|The purpose of this study was to determine the intra and inter-assessor repeatability of a modified Rizzoli Foot Model for analysing the foot kinematics of ballet dancers. Six university-level ballet dancers performed the movements; parallel stance, turnout plié, turnout stance, turnout rise and flex-point-flex. The three-dimensional (3D) position of individual reflective markers and marker triads was used to model the movement of the dancers' tibia, entire foot, hindfoot, midfoot, forefoot and hallux. Intra and inter-assessor reliability demonstrated excellent (ICC ≥ 0.75) repeatability for the first metatarsophalangeal joint in the sagittal plane. Intra-assessor reliability demonstrated excellent (ICC ≥ 0.75) repeatability during flex-point-flex across all inter-segmental angles except for the tibia-hindfoot and hindfoot-midfoot frontal planes. Inter-assessor repeatability ranged from poor to excellent (0.5 > ICC ≥ 0.75) for the 3D segment rotations. The most repeatable measure was the tibia-foot dorsiflexion/plantar flexion articulation whereas the least repeatable measure was the hindfoot-midfoot adduction/abduction articulation. The variation found in the inter-assessor results is likely due to inconsistencies in marker placement. This 3D dance specific multi-segment foot model provides insight into which kinematic measures can be reliably used to ascertain in vivo technical errors and/or biomechanical abnormalities in a dancer's foot motion.|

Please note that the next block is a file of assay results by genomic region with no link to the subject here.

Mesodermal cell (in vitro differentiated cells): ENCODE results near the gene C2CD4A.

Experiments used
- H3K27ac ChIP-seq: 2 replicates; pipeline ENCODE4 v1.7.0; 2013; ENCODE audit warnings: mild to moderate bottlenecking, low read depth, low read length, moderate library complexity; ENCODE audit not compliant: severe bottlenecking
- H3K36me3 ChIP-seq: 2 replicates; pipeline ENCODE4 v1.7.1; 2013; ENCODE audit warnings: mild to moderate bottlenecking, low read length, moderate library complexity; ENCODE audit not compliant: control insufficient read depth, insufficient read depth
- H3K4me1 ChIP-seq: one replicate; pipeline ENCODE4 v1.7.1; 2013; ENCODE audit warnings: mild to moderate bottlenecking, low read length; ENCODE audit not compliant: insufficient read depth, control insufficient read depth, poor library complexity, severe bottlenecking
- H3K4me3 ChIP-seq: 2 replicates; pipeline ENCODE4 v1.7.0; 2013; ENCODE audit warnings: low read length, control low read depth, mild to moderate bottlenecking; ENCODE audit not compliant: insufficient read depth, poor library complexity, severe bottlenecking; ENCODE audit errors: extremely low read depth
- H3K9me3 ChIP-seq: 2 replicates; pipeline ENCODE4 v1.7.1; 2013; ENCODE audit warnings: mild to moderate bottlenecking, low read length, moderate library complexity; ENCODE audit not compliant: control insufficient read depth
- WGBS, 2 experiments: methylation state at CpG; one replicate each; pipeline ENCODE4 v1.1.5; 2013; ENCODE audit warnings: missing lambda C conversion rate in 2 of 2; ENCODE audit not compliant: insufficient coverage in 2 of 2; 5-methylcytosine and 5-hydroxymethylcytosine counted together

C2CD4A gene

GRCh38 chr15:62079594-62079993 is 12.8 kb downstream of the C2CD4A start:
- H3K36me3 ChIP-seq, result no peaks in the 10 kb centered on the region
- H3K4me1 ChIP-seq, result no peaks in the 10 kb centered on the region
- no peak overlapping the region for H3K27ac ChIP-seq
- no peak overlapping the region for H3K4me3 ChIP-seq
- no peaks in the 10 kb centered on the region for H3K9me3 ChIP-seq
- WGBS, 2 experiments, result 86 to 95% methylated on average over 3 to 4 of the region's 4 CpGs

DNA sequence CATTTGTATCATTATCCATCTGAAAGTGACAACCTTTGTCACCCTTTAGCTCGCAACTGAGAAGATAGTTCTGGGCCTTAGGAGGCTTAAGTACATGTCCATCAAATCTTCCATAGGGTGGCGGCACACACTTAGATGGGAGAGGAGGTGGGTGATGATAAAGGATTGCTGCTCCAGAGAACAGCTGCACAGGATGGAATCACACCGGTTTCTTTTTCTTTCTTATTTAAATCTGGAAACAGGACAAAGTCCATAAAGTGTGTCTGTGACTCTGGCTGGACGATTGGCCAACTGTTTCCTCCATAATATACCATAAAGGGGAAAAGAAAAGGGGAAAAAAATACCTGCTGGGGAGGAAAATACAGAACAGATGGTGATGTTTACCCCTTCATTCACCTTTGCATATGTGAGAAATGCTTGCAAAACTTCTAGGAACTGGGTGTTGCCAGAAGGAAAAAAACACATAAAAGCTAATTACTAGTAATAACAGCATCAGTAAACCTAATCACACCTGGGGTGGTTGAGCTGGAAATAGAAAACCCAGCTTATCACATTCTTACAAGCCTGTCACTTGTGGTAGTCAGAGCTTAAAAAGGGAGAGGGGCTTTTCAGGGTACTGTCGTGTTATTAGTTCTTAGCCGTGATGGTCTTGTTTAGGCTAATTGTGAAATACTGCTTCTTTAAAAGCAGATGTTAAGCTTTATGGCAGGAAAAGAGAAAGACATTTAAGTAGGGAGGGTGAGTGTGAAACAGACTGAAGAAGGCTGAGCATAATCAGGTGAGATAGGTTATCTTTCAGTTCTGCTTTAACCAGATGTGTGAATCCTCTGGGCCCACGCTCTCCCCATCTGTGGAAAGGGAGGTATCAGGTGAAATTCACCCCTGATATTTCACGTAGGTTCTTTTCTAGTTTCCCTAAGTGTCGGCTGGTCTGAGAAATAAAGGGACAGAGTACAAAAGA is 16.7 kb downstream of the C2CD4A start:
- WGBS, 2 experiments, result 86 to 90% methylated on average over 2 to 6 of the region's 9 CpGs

|Dingenen B, Deschamps K, Delchambre F, Van Peer E, Staes FF, Matricali GA. (2017) "Effect of taping on multi-segmental foot kinematic patterns during walking in persons with chronic ankle instability."|
|J Sci Med Sport. 2017 Sep;20(9):835-840.|
To evaluate multi-segmental foot kinematic patterns in chronic ankle instability (CAI) participants during walking, and to investigate the influence of high-Dye and low-Dye taping on these kinematic patterns. DESIGN: Cross-sectional study.
METHODS: Kinematic data of 12 non-injured controls and 15 CAI participants were measured with a three-dimensional motion analysis system during barefoot walking. In addition, the CAI participants walked with high-Dye and low-Dye taping. A rigid Plug-in gait model and the Rizzoli 3D Multi-Segment Foot Model were used to measure multi-segmental foot kinematic patterns. One-dimensional statistical parametric mapping was used to compare barefoot walking of the control and CAI group, and to evaluate differences between walking barefoot and walking with high-Dye and low-Dye taping within the CAI group.